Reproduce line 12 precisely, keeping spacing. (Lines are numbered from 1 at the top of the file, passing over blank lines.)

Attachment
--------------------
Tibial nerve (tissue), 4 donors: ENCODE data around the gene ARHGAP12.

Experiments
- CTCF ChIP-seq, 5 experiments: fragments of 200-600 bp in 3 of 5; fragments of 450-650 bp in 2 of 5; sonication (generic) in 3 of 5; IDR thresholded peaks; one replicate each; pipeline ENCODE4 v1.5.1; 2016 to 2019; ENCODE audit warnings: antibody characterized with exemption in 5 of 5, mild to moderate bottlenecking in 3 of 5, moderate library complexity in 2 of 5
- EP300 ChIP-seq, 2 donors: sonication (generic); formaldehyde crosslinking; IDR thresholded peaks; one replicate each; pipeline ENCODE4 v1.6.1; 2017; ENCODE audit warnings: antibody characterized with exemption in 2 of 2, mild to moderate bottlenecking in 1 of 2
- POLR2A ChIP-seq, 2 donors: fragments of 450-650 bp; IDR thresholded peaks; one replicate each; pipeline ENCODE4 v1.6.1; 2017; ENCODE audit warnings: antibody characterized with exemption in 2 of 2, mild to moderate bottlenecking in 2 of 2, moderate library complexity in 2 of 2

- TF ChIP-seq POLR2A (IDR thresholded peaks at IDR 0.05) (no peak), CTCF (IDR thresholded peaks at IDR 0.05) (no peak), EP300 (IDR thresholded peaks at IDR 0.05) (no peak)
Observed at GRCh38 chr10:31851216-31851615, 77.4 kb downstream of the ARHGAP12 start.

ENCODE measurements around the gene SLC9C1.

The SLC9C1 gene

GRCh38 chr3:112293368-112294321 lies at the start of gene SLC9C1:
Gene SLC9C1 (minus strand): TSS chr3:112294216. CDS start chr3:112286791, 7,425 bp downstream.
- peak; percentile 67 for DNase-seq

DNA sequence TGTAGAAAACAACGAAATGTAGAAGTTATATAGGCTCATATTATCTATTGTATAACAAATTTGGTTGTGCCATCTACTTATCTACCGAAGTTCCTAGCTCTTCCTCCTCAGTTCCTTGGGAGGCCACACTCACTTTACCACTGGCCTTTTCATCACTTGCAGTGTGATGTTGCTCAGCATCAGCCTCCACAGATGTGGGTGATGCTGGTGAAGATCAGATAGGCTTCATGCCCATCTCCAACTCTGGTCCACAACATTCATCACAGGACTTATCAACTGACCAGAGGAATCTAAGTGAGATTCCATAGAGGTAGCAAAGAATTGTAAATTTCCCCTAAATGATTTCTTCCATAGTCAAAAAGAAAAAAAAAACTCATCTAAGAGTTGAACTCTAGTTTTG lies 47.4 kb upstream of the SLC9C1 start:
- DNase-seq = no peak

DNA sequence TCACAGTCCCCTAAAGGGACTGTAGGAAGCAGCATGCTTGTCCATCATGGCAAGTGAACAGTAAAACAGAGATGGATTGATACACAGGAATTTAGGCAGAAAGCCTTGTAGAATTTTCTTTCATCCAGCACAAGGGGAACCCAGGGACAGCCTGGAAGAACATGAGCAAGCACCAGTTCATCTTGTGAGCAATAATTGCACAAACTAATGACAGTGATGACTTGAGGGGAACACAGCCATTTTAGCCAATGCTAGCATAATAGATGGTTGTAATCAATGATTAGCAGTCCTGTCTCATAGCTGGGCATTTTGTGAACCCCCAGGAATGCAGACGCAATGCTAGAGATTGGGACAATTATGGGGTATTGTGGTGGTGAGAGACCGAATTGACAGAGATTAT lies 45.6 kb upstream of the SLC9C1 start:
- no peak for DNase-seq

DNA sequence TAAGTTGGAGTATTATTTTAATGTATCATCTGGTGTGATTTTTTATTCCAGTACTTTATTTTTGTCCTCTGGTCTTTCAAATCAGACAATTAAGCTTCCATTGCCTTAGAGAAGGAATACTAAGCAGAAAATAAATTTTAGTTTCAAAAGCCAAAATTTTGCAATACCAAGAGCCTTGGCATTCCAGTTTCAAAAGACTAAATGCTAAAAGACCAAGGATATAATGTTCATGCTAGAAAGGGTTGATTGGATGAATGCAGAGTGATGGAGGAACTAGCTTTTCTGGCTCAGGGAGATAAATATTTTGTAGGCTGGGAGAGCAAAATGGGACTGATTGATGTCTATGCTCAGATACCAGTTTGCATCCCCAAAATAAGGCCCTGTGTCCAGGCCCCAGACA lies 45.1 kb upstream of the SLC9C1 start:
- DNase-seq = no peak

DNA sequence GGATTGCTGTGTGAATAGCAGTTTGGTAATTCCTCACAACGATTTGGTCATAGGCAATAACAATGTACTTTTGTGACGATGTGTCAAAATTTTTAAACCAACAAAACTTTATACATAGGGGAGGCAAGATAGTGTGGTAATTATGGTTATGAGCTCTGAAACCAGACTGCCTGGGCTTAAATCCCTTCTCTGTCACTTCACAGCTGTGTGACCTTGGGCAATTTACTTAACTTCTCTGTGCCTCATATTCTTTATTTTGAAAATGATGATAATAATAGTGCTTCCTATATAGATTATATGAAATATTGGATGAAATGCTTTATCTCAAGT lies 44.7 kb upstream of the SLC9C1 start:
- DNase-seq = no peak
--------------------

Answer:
- peak; percentile 67 for DNase-seq